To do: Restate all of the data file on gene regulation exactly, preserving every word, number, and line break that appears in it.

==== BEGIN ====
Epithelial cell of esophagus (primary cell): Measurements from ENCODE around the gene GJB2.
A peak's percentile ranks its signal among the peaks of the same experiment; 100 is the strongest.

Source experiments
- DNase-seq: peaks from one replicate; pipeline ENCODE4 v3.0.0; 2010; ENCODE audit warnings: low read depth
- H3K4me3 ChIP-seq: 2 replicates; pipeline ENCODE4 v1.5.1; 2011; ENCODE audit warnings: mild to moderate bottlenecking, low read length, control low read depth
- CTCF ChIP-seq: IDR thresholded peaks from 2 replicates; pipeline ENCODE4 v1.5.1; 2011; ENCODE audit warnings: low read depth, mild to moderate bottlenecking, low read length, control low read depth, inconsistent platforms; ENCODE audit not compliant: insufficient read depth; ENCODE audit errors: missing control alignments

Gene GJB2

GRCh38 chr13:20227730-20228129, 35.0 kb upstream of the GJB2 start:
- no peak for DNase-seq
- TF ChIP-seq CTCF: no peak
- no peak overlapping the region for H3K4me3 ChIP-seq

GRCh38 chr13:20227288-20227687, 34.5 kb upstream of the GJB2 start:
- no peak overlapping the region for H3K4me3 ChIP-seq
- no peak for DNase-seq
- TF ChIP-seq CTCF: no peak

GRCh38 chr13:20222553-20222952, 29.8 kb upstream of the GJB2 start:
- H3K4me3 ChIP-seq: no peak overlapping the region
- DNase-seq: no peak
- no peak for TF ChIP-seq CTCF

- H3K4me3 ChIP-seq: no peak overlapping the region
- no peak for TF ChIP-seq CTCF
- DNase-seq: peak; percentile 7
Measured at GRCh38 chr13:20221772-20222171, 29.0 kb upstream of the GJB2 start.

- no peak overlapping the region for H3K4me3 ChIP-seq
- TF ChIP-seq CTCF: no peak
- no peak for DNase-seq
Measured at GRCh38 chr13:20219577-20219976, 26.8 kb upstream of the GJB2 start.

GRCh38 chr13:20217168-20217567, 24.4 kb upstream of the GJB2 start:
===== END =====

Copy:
Epithelial cell of esophagus (primary cell): Measurements from ENCODE around the gene GJB2.
A peak's percentile ranks its signal among the peaks of the same experiment; 100 is the strongest.

Source experiments
- DNase-seq: peaks from one replicate; pipeline ENCODE4 v3.0.0; 2010; ENCODE audit warnings: low read depth
- H3K4me3 ChIP-seq: 2 replicates; pipeline ENCODE4 v1.5.1; 2011; ENCODE audit warnings: mild to moderate bottlenecking, low read length, control low read depth
- CTCF ChIP-seq: IDR thresholded peaks from 2 replicates; pipeline ENCODE4 v1.5.1; 2011; ENCODE audit warnings: low read depth, mild to moderate bottlenecking, low read length, control low read depth, inconsistent platforms; ENCODE audit not compliant: insufficient read depth; ENCODE audit errors: missing control alignments

Gene GJB2

GRCh38 chr13:20227730-20228129, 35.0 kb upstream of the GJB2 start:
- no peak for DNase-seq
- TF ChIP-seq CTCF: no peak
- no peak overlapping the region for H3K4me3 ChIP-seq

GRCh38 chr13:20227288-20227687, 34.5 kb upstream of the GJB2 start:
- no peak overlapping the region for H3K4me3 ChIP-seq
- no peak for DNase-seq
- TF ChIP-seq CTCF: no peak

GRCh38 chr13:20222553-20222952, 29.8 kb upstream of the GJB2 start:
- H3K4me3 ChIP-seq: no peak overlapping the region
- DNase-seq: no peak
- no peak for TF ChIP-seq CTCF

- H3K4me3 ChIP-seq: no peak overlapping the region
- no peak for TF ChIP-seq CTCF
- DNase-seq: peak; percentile 7
Measured at GRCh38 chr13:20221772-20222171, 29.0 kb upstream of the GJB2 start.

- no peak overlapping the region for H3K4me3 ChIP-seq
- TF ChIP-seq CTCF: no peak
- no peak for DNase-seq
Measured at GRCh38 chr13:20219577-20219976, 26.8 kb upstream of the GJB2 start.

GRCh38 chr13:20217168-20217567, 24.4 kb upstream of the GJB2 start: